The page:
The untimely demise of NFTs

The last decade saw virtual currencies gain popularity all across the world and become a legal tender for a few companies. Moreover, leading global firms adopted cryptocurrencies as a mode of payment that acted as a cherry on top for the nascent crypto segment and blockchain technology.

Taking cue from the popularity of digital coins, tech entrepreneurs around the world began to introduce alternate blockchain-enabled products to stay aboard the hype train. Initially, fresh digital currencies came into being to rival popular Bitcoin and Etherium.

In addition, virtual tech investment options sprung up at a rapid pace as businesses rushed to exploit an area that had low competition. Within a short time, new products such as metaverse, virtual real estate, internet of things and non-fungible tokens (NFTs) were introduced.

NFT are cryptographic assets, similar to cryptocurrencies, are based on blockchain technology. They are stored in crypto wallets hence they were termed a “safe investment”.

While NFTs gained massive popularity over past few years and emerged a leading competitor to cryptocurrencies – they are largely dead today. In 2021, the market capitalisation of NFTs hit an all-time high of $3 trillion.

Today, it is down 99.8% to $5.04 billion.

Once called a successor to cryptocurrencies and next phase of blockchain-enabled technology, the worth of most NFTs is nil right now.

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When the trend of NFTs gripped the public, it offered to convert almost every digital asset including songs, paintings, artwork, social media posts, emails, pictures and avatars into it to be sold. Subsequently, tweets, social media posts, music and other digital assets were sold as NFTs.

NFTs were presented to the public as a collectable that could be showcased in “digital museums” to earn money. Subsequently, well known celebrities also purchased them to keep up with the hype.

The prime reason behind the plunge in popularity and market cap of NFTs in the cryptocurrency price rout. While competitors, digital currencies and NFTs complimented each other. In fact, NFTs are sold and valued in digital currencies.

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A crash in global cryptocurrencies shattered investor confidence in NFTs. As more and more people bade farewell to the cryptocurrency segment from 2021 to 2023, the NFT space saw fall in audience as well.

Furthermore, the lax progress on Meta’s promising Metaverse aided the doom in NFT market as well. The market capitalization of NFTs hit all-time high on the back of Meta Chairman Mark Zuckerberg’s announcement of Metaverse. Two years on, this new technology is no where near completion or launch. Lack of development in initial months following the announcement of Metaverse shattered the interest of tech-savvy public on NFTs and cryptocurrencies.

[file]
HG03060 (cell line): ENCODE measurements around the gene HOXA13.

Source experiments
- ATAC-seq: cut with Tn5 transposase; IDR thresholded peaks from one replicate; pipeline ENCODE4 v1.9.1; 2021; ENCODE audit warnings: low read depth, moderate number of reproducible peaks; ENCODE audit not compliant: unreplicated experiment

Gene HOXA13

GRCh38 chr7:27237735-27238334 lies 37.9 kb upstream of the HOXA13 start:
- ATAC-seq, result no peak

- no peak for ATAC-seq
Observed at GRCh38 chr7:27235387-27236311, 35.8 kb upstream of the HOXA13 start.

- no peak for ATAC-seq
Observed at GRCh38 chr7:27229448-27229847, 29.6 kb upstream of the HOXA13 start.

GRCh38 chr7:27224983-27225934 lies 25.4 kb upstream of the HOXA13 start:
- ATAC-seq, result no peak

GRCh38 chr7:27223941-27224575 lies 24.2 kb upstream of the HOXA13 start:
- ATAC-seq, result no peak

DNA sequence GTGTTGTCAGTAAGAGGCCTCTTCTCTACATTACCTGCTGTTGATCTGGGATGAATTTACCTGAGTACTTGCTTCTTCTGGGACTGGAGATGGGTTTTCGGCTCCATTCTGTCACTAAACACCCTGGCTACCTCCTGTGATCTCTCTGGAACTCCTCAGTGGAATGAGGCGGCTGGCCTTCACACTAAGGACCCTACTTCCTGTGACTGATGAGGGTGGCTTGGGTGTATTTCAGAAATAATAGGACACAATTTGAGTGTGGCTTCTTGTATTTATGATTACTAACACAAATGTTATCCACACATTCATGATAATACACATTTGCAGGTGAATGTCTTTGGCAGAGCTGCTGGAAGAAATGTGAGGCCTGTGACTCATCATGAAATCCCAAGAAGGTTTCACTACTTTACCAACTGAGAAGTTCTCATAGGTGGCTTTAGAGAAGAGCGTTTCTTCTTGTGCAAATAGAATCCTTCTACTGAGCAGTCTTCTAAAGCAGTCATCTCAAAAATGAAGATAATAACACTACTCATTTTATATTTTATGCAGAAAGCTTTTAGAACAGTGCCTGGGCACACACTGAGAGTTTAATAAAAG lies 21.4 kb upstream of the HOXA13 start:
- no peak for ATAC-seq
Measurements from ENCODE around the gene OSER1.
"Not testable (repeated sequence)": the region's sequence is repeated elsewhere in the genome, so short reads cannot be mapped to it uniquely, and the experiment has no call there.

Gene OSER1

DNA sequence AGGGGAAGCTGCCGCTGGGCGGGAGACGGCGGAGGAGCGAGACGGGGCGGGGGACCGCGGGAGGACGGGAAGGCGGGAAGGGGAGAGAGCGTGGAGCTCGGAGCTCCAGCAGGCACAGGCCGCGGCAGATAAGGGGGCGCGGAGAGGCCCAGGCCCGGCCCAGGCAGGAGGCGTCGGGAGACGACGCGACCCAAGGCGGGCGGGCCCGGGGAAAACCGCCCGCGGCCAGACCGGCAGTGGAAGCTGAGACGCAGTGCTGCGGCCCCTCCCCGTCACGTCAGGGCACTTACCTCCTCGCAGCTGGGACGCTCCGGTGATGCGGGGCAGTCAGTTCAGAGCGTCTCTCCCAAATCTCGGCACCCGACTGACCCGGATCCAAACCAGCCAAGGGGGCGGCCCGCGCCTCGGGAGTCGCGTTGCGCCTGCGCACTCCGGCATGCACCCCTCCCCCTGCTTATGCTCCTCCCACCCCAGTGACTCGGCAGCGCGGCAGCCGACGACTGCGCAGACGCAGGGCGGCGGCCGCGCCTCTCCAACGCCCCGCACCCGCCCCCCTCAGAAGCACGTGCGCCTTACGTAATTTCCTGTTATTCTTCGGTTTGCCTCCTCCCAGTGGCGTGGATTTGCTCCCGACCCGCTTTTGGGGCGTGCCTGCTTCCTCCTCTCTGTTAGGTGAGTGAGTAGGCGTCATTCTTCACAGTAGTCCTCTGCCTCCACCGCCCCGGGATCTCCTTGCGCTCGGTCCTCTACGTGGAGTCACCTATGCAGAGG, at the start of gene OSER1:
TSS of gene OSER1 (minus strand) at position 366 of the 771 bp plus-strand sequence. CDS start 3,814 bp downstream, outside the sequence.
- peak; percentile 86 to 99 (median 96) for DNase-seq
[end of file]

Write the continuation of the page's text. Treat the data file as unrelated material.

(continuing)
Moreover, people had been skeptical about NFTs from the beginning. Owing an asset for the purpose of collection and one that doesn’t exist physically raised doubts among the public from the beginning.

In addition, exorbitant prices of NFTs acted as a discouraging factor for people. Some NFTs were even priced at over $1 million which encouraged prospective investors to opt for a physical and more lucrative investment avenues.

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The hype around web3, a decentralised internet ecosystem, also lent support to the rally seen in NFT market. The nullification of this hype among the masses struck the NFT market and dented it.

Finally, the current buzz word in technology ecosystem is artificial intelligence and it has dampened the hype for all other tech products. People are jumping on the AI hype train and interest in blockchain, cryptocurrencies and NFTs has reduced considerably.

The world of technology evolves every few months and the introduction of any new technology also attracts temporary hype. In the case of NFTs, this temporary hype seems to have occupied a larger share of audience.

Collectors of digital NFTs see a ‘Wild West’ market worth the risk

The article does not necessarily reflect the opinion of Business Recorder or its owners

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